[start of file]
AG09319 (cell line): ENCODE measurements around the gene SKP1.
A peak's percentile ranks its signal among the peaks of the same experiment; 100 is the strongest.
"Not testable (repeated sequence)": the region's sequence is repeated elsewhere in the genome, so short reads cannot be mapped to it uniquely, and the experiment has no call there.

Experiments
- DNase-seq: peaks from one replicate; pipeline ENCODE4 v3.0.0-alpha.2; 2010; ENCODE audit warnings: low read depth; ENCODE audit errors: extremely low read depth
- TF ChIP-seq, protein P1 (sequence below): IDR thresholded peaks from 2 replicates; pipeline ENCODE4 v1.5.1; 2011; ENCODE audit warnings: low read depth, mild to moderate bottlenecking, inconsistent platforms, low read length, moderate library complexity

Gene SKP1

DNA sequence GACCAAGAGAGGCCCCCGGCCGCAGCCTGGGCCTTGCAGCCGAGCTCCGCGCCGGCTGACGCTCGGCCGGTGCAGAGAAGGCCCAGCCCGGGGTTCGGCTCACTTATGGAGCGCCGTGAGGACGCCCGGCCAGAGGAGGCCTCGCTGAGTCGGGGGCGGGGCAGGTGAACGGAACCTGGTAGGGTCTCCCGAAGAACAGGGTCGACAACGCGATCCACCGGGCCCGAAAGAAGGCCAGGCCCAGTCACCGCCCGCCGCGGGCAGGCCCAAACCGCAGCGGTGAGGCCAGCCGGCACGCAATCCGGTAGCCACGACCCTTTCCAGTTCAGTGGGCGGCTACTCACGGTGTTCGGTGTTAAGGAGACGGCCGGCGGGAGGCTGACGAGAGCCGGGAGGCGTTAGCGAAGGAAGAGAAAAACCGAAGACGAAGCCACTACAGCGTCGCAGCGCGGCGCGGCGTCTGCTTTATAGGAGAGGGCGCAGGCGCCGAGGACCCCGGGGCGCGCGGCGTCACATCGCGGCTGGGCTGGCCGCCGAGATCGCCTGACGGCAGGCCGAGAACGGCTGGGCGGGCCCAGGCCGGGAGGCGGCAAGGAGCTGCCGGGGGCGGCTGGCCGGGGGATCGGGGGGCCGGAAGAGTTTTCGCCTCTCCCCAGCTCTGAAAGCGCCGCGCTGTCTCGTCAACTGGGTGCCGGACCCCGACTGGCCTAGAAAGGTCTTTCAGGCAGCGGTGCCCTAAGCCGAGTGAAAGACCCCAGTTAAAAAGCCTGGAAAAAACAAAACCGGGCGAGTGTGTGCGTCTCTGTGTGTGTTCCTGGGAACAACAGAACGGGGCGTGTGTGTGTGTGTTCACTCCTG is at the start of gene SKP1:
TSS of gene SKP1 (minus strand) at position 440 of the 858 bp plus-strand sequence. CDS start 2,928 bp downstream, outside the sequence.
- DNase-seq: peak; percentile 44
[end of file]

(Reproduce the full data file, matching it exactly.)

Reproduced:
AG09319 (cell line): ENCODE measurements around the gene SKP1.
A peak's percentile ranks its signal among the peaks of the same experiment; 100 is the strongest.
"Not testable (repeated sequence)": the region's sequence is repeated elsewhere in the genome, so short reads cannot be mapped to it uniquely, and the experiment has no call there.

Experiments
- DNase-seq: peaks from one replicate; pipeline ENCODE4 v3.0.0-alpha.2; 2010; ENCODE audit warnings: low read depth; ENCODE audit errors: extremely low read depth
- TF ChIP-seq, protein P1 (sequence below): IDR thresholded peaks from 2 replicates; pipeline ENCODE4 v1.5.1; 2011; ENCODE audit warnings: low read depth, mild to moderate bottlenecking, inconsistent platforms, low read length, moderate library complexity

Gene SKP1

DNA sequence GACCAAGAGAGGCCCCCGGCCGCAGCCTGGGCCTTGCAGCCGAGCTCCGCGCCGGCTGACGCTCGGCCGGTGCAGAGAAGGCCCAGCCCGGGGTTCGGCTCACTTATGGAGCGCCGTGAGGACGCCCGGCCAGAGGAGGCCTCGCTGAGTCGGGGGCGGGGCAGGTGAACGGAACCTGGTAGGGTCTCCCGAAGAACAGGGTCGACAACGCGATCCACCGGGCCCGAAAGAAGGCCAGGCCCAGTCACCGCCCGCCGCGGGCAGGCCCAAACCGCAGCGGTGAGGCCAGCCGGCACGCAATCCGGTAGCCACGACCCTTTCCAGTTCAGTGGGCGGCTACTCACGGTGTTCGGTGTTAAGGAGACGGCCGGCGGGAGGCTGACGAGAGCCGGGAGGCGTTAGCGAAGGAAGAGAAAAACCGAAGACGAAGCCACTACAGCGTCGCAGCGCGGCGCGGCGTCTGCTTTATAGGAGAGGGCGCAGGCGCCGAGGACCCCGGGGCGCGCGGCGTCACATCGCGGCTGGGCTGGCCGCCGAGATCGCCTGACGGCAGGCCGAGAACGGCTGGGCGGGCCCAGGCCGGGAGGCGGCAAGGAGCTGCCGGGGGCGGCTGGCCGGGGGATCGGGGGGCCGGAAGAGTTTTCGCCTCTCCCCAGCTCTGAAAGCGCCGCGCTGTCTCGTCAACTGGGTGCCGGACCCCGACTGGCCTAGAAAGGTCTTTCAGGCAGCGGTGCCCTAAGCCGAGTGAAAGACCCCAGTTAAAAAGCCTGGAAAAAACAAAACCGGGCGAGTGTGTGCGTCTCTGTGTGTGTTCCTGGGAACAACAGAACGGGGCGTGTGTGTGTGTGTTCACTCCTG is at the start of gene SKP1:
TSS of gene SKP1 (minus strand) at position 440 of the 858 bp plus-strand sequence. CDS start 2,928 bp downstream, outside the sequence.
- DNase-seq: peak; percentile 44